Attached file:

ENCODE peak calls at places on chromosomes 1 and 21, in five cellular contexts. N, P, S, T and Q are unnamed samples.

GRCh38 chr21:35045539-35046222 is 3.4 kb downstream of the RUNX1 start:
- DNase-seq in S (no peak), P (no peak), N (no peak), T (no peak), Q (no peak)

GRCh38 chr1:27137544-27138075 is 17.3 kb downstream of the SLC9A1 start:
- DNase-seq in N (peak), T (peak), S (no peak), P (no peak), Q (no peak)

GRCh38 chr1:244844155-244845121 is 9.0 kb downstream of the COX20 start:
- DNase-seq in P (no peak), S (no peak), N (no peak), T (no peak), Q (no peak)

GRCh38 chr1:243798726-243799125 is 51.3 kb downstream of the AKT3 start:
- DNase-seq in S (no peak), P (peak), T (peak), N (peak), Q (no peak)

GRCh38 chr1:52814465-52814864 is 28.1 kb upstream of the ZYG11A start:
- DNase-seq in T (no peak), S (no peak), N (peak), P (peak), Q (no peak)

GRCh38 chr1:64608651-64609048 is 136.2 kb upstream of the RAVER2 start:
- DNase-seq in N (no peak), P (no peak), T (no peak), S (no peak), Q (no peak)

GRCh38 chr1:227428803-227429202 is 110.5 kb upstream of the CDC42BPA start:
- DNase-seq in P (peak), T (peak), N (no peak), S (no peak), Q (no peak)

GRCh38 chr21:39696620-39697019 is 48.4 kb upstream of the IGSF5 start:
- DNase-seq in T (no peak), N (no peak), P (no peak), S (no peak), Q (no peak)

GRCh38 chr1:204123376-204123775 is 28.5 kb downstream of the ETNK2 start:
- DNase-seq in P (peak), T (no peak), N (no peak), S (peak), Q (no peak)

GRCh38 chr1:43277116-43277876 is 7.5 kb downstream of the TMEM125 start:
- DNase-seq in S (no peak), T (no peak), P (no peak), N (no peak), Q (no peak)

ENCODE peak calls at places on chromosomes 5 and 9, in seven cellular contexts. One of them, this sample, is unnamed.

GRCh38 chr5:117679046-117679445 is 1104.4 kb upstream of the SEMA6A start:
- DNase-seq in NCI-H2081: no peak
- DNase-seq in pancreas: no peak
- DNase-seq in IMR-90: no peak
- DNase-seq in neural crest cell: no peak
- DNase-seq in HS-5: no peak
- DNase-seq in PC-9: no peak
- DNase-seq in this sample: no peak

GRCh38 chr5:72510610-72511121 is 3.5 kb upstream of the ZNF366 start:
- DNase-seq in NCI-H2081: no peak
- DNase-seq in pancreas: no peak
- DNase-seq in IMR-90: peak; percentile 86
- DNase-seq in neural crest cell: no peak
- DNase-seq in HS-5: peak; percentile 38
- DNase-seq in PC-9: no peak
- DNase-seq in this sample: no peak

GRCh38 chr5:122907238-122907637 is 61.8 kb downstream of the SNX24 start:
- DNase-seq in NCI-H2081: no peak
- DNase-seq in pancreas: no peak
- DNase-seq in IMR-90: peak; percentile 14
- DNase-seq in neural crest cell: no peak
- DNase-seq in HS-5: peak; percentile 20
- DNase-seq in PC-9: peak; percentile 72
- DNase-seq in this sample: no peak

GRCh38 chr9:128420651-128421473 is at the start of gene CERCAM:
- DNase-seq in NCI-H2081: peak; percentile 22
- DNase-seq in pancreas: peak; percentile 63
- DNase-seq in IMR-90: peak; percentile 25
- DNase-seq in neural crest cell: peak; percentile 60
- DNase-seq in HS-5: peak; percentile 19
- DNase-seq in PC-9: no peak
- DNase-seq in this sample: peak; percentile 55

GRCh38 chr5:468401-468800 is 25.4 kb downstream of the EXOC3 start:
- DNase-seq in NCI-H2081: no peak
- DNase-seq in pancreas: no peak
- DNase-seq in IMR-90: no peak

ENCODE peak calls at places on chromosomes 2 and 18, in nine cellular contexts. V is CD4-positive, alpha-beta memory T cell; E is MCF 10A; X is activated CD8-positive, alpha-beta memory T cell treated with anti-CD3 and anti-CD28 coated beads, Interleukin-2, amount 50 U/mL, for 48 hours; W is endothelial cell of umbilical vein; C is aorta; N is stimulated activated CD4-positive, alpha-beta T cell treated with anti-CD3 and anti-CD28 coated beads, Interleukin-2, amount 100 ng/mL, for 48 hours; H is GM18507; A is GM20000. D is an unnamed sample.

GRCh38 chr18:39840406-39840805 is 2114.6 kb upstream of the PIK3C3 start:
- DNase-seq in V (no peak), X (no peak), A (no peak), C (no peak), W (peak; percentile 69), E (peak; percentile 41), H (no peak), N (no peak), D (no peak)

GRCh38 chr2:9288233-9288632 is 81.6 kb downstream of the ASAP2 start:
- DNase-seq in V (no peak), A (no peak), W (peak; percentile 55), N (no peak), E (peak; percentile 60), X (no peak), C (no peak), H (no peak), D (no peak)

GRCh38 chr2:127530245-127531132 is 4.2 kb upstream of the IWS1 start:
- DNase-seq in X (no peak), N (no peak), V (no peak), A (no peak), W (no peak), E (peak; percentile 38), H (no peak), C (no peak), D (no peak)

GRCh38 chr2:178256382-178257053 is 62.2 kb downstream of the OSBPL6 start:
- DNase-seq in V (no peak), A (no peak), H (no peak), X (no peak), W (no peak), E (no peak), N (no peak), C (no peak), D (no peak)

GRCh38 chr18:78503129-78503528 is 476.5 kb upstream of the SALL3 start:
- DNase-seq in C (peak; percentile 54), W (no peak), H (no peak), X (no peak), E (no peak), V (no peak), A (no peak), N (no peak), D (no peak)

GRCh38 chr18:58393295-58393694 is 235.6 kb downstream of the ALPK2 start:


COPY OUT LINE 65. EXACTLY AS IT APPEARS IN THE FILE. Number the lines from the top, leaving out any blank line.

- DNase-seq in X (no peak), N (no peak), V (no peak), A (no peak), W (no peak), E (peak; percentile 38), H (no peak), C (no peak), D (no peak)